Re-take Artist's Talk, Alana Harris, National Gallery of Australia, 21 October 1998

I'm good at that [photography] but I'm not good at this, so you will have to bear with me. As this exhibition focuses on the National Gallery's existing photographic collection, my involvement in Re-take is due to my participation in the After 200 Years photographic project. The After 200 Years project was a Bicentennial Authority funded project, which was conceived and undertaken by the Australian Institute of Aboriginal and Torres Strait Islander Studies, that is also known as the Institute, which I'll refer to. The whole idea behind it was to produce a series of photographic essays from a diverse range of Aboriginal and Torres Strait Islander communities to depict everyday life in the late 1980s. At the time, there was some negative responses to the Institute taking on this project because of the funding body and the association with 1988 being the Bicentennial year, but it was thought that producing this type of publication was an essential step forward to help educate people about Australia's indigenous people.

Approximately twenty communities were picked and a photographer went and lived in the community for up to two or three months. During this time they collected visual and oral documentation of the day-to-day lives in these communities. Documentary photography, as you can see around the room, is probably one of the most difficult types of photography to do, as everyday life can be pretty mundane, and to be able to catch that one moment that is going to hold the interest of the viewer for any longer than a couple of seconds is a pretty tough assignment.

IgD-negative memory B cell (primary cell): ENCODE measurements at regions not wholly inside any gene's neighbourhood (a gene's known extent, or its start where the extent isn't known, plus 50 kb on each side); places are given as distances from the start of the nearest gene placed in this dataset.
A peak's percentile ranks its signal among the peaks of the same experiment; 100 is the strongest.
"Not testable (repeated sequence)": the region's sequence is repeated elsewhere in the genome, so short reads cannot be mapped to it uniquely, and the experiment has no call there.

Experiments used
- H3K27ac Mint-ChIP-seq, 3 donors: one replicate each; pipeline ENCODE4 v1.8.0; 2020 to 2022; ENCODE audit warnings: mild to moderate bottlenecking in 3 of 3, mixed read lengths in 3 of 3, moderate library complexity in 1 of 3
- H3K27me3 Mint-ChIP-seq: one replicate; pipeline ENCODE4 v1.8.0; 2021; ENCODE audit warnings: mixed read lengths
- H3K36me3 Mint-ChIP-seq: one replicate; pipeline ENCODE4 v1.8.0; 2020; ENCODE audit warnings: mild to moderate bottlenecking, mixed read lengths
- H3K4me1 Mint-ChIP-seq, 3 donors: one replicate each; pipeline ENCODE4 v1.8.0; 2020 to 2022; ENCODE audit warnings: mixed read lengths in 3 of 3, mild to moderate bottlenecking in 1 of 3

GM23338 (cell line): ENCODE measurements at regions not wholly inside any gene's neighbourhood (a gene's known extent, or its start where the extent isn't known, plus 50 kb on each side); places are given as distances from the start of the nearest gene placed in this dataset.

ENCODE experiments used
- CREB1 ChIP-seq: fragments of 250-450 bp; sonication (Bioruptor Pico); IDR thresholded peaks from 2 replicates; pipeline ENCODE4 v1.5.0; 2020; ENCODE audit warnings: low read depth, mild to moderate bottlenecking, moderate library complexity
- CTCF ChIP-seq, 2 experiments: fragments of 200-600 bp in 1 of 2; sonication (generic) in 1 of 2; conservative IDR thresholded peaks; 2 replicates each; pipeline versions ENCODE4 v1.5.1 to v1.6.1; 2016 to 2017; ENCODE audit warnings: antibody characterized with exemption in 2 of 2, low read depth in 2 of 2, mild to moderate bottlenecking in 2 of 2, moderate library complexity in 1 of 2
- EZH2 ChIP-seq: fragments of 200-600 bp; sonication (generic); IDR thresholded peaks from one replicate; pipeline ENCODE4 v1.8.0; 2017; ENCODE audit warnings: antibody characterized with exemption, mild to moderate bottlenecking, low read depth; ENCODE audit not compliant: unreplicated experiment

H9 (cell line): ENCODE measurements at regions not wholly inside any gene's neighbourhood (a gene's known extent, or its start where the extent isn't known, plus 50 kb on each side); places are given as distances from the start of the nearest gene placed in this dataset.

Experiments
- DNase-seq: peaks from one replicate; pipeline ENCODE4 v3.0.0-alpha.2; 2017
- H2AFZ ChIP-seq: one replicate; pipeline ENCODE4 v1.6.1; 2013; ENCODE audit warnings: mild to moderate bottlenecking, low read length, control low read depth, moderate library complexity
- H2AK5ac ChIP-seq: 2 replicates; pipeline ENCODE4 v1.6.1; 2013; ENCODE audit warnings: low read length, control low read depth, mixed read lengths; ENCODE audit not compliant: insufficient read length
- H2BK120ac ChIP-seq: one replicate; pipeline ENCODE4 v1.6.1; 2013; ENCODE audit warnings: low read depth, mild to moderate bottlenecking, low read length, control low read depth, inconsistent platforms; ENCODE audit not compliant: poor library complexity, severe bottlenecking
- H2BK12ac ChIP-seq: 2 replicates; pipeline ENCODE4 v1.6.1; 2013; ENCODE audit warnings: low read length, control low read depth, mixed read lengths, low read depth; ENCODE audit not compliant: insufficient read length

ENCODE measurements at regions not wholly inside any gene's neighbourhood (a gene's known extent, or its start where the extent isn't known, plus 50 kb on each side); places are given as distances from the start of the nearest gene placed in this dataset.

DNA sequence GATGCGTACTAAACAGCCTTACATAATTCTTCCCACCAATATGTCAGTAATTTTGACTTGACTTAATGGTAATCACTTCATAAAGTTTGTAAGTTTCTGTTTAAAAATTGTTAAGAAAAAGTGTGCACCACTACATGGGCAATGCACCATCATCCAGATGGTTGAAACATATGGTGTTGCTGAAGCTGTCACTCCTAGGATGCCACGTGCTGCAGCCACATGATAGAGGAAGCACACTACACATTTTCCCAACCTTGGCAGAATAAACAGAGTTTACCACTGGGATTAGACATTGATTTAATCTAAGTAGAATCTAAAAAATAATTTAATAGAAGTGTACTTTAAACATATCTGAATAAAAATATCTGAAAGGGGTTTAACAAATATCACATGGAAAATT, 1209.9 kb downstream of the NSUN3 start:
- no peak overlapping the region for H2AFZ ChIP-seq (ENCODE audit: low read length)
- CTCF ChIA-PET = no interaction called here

The project commenced in 1986 with the selection of communities and photographers. It was important that a wide range of communities were picked, so that there was a fair representation across Australia. This was to show the average Australian the diversity within indigenous Australia and the differences between urban and traditional societies. It was also important, as it still is today, to help break down the stereotypes that Aborigines aren't just the people you see doing a corroboree or the drunk, unemployed person you see in the gutter on the news at night. At the time of the project, I was in my second year of my photographic traineeship with the Institute. Being involved in the project was very important to my personal and professional growth. I was twenty at the time and had come from a small country town, and being shy had concentrated on landscapes and abstract work, so that I did not have to really interact too much with people when it came to taking photos.